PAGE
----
It’s that time of year again…

Category: News

This week marks the return of the world famous annual Agatha Christie week. Every September, thousands of Christie fans flock to Torquay to enjoy numerous Christie inspired games, activities and events that take place in and around Devon to celebrate the Queen of Crimes birthday (15th September). Whether it is attending the Vintage Ball, playing some 1920’s pitch-and-putt or indulging in the splendour of the Agatha Christie Theatre Company’s new production of Murder on the Nile, there’s so many ways to get involved and celebrate Agatha’s legacy.


This year’s celebrations kicked off on Sunday the 9th September with the traditional Agatha Christie Fete on Torquay seafront, where stallholders dressed up in their 1920s and ‘30s best, with jazz bands, a Punch and Judy show, and fairground rides.

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Agatha Christie Festival

Category: News

Crime writers are peculiar creatures. At the recent and totally wonderful Harrogate Crime Writing Festival (I’ve already booked for next year), author Mark Billingham said that if you wanted to see blood on the carpet, go to a Romance Writers Convention. Crime writers seem to be the sweety-pies of the publishing world.

It therefore shouldn’t be at all surprising that the best-selling crime writer of all time, the woman who has despatched more bodies than the only two books that out-sell her (the Bible and Shakespeare), was a modest middle-class lady from Torquay who became a Dame of the British Empire.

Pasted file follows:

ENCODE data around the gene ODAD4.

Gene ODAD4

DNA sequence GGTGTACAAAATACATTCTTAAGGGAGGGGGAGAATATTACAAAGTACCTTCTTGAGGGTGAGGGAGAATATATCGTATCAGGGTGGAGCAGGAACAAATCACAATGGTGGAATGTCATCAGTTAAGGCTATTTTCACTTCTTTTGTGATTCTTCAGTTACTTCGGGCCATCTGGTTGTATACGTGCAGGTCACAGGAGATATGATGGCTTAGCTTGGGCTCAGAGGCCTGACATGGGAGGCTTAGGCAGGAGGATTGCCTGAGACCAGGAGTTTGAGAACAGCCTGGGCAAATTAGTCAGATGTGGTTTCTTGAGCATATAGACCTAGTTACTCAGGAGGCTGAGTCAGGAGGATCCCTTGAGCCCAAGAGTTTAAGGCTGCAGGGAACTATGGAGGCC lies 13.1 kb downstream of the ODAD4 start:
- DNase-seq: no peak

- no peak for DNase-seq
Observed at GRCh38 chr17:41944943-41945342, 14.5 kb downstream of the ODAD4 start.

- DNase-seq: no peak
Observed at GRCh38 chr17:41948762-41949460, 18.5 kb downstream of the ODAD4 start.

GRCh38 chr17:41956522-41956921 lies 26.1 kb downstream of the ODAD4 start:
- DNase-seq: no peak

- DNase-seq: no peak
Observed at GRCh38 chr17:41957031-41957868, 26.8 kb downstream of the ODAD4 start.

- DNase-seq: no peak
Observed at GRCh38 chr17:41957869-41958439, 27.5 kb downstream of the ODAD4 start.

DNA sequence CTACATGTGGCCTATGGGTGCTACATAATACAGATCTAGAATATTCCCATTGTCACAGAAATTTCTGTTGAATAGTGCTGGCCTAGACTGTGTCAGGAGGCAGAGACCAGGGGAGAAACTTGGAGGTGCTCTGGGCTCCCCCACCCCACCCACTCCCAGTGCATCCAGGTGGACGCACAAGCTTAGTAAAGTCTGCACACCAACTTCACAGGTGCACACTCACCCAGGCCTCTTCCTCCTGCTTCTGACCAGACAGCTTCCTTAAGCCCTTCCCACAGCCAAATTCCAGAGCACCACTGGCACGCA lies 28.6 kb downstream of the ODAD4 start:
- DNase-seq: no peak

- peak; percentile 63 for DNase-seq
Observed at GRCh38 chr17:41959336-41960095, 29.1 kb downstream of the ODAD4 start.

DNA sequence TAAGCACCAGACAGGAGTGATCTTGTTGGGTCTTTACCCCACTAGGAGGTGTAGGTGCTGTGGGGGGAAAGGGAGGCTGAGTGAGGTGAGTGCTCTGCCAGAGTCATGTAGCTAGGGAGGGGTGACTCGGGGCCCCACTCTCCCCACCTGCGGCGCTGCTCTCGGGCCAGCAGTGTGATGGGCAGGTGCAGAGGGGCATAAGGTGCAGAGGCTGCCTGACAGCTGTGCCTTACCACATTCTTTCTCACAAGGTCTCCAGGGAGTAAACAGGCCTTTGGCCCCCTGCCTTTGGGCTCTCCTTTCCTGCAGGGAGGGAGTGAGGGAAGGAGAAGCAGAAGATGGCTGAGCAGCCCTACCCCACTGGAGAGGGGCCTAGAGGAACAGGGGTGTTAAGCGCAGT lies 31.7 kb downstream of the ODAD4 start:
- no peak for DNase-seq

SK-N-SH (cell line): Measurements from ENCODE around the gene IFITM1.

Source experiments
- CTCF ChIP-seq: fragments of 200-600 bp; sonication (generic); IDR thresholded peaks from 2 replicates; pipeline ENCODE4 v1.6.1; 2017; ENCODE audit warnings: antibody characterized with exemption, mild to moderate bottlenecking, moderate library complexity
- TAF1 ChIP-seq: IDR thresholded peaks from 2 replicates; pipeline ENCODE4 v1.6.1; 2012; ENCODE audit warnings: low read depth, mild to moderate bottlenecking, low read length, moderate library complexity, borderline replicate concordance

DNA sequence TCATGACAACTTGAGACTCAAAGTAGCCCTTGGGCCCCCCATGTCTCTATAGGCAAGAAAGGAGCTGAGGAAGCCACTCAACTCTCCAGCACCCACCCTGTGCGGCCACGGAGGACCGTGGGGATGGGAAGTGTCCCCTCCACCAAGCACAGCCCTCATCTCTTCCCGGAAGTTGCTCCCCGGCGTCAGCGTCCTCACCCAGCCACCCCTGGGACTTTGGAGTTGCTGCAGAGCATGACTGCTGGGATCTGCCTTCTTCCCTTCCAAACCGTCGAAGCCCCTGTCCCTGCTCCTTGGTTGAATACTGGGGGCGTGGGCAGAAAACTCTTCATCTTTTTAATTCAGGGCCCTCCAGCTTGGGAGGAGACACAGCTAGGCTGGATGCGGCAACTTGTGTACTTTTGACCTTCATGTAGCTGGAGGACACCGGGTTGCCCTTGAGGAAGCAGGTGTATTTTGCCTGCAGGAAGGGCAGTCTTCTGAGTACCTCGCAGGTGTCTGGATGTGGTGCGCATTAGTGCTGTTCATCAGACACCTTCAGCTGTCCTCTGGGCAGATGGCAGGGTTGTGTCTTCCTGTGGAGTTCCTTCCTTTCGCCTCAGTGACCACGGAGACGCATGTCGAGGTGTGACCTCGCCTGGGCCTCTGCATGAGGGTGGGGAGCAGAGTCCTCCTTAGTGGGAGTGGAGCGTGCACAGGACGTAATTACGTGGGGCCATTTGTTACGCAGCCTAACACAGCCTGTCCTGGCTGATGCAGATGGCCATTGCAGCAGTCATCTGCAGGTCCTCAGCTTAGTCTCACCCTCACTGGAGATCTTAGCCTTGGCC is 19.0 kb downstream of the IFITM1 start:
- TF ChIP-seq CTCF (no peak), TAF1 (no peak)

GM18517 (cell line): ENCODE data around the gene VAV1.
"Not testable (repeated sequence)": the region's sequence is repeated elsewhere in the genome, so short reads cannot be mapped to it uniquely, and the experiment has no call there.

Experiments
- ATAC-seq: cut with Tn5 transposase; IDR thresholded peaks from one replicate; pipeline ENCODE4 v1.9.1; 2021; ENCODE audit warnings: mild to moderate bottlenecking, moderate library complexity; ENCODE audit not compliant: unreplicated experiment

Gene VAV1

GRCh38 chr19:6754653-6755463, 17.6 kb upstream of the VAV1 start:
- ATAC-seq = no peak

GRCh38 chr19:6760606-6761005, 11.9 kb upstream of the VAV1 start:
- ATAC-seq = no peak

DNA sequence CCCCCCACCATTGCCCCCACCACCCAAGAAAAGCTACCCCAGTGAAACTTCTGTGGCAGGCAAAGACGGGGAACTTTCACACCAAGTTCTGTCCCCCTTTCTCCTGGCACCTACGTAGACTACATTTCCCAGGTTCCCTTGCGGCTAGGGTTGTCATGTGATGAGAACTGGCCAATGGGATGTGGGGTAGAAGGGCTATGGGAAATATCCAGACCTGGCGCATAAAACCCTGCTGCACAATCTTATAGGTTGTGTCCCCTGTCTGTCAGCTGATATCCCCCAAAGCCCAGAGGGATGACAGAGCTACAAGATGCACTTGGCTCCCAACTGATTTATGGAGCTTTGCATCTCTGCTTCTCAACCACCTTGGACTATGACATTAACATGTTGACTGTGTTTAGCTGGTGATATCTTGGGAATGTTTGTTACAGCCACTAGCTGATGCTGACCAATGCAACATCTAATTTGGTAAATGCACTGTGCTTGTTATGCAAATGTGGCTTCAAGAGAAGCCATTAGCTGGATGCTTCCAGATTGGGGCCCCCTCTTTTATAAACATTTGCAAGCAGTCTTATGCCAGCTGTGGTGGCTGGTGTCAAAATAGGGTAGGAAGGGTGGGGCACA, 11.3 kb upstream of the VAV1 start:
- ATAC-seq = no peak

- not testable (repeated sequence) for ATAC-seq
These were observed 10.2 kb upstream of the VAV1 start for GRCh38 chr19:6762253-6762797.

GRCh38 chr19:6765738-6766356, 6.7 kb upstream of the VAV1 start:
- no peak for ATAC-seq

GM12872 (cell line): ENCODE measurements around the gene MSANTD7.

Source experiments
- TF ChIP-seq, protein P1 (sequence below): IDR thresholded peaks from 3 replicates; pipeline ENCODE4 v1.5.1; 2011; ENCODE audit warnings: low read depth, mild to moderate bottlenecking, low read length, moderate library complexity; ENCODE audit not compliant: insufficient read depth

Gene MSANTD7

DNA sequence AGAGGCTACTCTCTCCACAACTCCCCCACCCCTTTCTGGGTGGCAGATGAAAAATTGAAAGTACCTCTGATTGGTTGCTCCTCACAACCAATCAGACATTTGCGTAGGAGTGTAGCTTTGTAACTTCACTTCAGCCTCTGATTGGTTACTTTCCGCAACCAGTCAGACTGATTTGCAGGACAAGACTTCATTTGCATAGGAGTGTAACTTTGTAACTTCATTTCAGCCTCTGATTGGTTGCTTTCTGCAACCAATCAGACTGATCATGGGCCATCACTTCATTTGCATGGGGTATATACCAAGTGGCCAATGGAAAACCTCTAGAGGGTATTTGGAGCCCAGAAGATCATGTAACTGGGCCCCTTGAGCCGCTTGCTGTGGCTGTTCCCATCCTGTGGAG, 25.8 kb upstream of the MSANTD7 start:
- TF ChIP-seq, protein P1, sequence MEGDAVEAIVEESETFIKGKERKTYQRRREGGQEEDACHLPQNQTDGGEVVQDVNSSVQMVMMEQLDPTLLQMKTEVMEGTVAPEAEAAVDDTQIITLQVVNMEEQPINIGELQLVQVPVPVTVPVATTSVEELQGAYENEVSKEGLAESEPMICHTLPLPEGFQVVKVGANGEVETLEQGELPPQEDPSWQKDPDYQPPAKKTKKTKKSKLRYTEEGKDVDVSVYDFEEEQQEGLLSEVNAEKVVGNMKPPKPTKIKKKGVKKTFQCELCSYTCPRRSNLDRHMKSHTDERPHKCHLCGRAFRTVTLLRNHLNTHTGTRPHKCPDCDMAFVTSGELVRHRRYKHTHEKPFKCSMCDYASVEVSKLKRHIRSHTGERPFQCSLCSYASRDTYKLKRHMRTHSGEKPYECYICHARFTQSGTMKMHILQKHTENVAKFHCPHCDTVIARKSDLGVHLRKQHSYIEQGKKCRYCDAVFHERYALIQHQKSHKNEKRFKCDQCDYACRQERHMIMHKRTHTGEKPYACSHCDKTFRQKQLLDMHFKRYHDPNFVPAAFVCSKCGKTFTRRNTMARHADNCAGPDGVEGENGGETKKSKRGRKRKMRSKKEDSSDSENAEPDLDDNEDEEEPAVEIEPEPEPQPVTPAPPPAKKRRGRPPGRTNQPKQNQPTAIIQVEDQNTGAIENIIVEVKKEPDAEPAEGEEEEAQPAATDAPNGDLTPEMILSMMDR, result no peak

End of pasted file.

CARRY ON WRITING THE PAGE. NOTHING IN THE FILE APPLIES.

Every September her home town of Torquay indulges in a Christie-Fest, and I attended my first one this year. It was a good year to go, as her holiday home at Greenway, just outside Torquay, had been opened to the public by the National Trust for the first time a few months earlier.

The guides at Greenway said some fans had complained that there wasn’t much of Agatha Christie at Greenway. What nonsense! There is everything of the real Agatha Christie at Greenway – the family woman who retreated there every summer and at Christmas to relax and enjoy a normal life. True, she did little writing at the house, but here are many of her possessions, her ceramics collections, her piano, family photos, fascinating things like the menu for her 80th birthday dinner, and, above all, shelves and shelves and shelves of books.

At the top of the staircase, down the corridor from the Christie ‘Thunderbox’ (as Agatha called it), is an attractive and large revolving circular bookcase. It is packed to the gills with hundreds of Agatha’s paperbacks, mainly English editions of her works from the 1950s and 1960s, by the look of it. No wonder at one time she owned eight houses – she would need them just to store her own copies of her own books, which have been published in almost 60 different languages around the world. Her most popular book, And Then There Were None, still sells about 4 million copies a year.

If anyone deserves a Festival, it’s Dame Agatha. In addition to the chance to visit Greenway, there are book launches, readings, films, talks, tours, and presentations of some of her stage plays. I saw Spider’s Web, and it was excellent – I’d no idea she could be such a funny writer too, as well as being a master of stagecraft. Whodunnit? Why Dame Agatha did, this extraordinary ordinary lady from Torquay.